ST. PETERSBURG — To city officials, the story is straightforward: The lease is up at the historic Manhattan Casino and it’s time to see if there’s someone else out there who can revive it as a cultural gathering spot.
But the young, local and Black entrepreneurs who took over the lease say they don’t feel like they’ve gotten a fair chance to do and keep the job. They say they’re up to the task if the city would just do its part to maintain the venue that it owns.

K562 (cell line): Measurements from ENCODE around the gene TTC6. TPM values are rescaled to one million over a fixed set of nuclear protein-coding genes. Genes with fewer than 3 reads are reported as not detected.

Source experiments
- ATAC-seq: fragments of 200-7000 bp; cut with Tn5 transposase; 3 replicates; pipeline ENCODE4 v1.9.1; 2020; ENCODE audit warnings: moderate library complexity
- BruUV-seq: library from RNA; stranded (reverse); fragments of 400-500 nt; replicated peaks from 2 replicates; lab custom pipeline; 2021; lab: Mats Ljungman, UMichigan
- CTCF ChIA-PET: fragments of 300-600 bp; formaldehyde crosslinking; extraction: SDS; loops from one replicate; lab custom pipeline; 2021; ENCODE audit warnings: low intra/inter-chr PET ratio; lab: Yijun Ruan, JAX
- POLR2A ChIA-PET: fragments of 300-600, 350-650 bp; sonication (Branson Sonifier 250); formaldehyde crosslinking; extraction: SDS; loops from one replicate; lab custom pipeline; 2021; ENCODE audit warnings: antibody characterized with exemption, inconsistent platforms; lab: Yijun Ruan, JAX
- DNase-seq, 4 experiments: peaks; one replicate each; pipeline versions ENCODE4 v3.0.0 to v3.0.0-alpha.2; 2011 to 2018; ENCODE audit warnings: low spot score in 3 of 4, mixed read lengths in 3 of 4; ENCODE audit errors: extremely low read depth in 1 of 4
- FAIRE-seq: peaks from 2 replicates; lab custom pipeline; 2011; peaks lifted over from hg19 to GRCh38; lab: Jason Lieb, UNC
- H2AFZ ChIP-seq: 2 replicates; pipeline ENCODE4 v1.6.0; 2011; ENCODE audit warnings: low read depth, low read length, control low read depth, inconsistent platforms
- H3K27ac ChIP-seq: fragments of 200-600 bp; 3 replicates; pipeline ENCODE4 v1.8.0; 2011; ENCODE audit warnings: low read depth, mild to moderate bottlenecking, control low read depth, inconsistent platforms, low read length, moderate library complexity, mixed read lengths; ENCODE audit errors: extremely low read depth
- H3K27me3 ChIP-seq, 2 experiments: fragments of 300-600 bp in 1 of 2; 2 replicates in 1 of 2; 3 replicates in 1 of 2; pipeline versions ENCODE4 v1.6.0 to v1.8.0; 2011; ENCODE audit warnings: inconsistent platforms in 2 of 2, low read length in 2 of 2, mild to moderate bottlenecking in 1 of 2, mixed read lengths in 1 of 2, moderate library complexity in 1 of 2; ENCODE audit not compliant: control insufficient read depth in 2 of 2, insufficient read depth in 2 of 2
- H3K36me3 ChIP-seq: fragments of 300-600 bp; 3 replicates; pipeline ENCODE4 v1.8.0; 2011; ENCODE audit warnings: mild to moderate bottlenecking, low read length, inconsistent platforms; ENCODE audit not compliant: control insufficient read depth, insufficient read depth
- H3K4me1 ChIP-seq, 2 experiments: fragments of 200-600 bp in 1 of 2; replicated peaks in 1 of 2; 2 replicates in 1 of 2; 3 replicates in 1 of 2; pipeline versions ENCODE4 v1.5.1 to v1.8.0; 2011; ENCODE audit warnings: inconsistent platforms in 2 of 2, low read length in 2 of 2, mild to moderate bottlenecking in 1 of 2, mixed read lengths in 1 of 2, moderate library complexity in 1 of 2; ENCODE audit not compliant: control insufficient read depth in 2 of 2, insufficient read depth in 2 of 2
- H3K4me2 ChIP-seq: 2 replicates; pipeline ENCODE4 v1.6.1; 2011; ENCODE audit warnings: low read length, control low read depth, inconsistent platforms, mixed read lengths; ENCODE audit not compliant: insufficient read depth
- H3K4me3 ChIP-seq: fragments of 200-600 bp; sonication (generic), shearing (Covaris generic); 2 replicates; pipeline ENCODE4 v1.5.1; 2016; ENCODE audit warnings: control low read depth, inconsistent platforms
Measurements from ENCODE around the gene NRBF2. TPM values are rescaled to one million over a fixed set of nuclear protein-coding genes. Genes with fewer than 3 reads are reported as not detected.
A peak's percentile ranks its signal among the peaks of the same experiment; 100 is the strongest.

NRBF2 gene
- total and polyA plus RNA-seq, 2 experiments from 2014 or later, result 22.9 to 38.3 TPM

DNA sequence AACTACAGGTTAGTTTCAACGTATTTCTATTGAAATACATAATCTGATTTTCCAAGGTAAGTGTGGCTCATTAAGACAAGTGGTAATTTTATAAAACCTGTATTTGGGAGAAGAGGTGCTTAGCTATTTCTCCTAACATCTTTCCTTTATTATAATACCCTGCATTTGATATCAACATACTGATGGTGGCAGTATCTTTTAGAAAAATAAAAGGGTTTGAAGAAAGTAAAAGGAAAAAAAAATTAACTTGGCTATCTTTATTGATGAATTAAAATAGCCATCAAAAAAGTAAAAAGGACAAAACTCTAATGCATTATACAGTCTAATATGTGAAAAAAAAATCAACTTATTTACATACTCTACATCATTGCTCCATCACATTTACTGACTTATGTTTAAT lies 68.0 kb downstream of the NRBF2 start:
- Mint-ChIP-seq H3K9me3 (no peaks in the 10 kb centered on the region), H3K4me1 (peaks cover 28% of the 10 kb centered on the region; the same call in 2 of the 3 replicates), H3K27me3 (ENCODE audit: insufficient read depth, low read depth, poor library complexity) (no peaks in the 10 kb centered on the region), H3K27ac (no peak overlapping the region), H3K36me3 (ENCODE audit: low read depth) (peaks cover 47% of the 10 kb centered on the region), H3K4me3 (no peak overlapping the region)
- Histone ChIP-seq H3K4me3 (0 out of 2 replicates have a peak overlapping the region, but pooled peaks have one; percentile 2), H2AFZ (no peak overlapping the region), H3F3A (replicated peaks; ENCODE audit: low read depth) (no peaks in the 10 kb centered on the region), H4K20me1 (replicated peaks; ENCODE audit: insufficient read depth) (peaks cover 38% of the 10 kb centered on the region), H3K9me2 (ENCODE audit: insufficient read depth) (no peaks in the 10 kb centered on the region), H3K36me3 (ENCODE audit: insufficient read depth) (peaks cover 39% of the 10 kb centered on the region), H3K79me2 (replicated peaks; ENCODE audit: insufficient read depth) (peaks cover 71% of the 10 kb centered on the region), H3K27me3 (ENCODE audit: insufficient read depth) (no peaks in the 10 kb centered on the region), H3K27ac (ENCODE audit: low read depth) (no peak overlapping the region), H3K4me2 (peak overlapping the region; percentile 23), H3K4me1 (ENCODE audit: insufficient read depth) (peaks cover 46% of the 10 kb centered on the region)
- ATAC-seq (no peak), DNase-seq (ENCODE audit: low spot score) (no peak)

Instead, the air conditioning is shot and the roof is leaking so they can’t book the main hall for events. Throw in a pandemic and road construction in front of the building, and they say they’re out a quarter-million dollars just keeping the doors open.
They say they’re frustrated that Ken Welch, the city’s first Black mayor elected earlier this year on a platform of bringing equity to the St. Petersburg’s minority community, won’t work with them.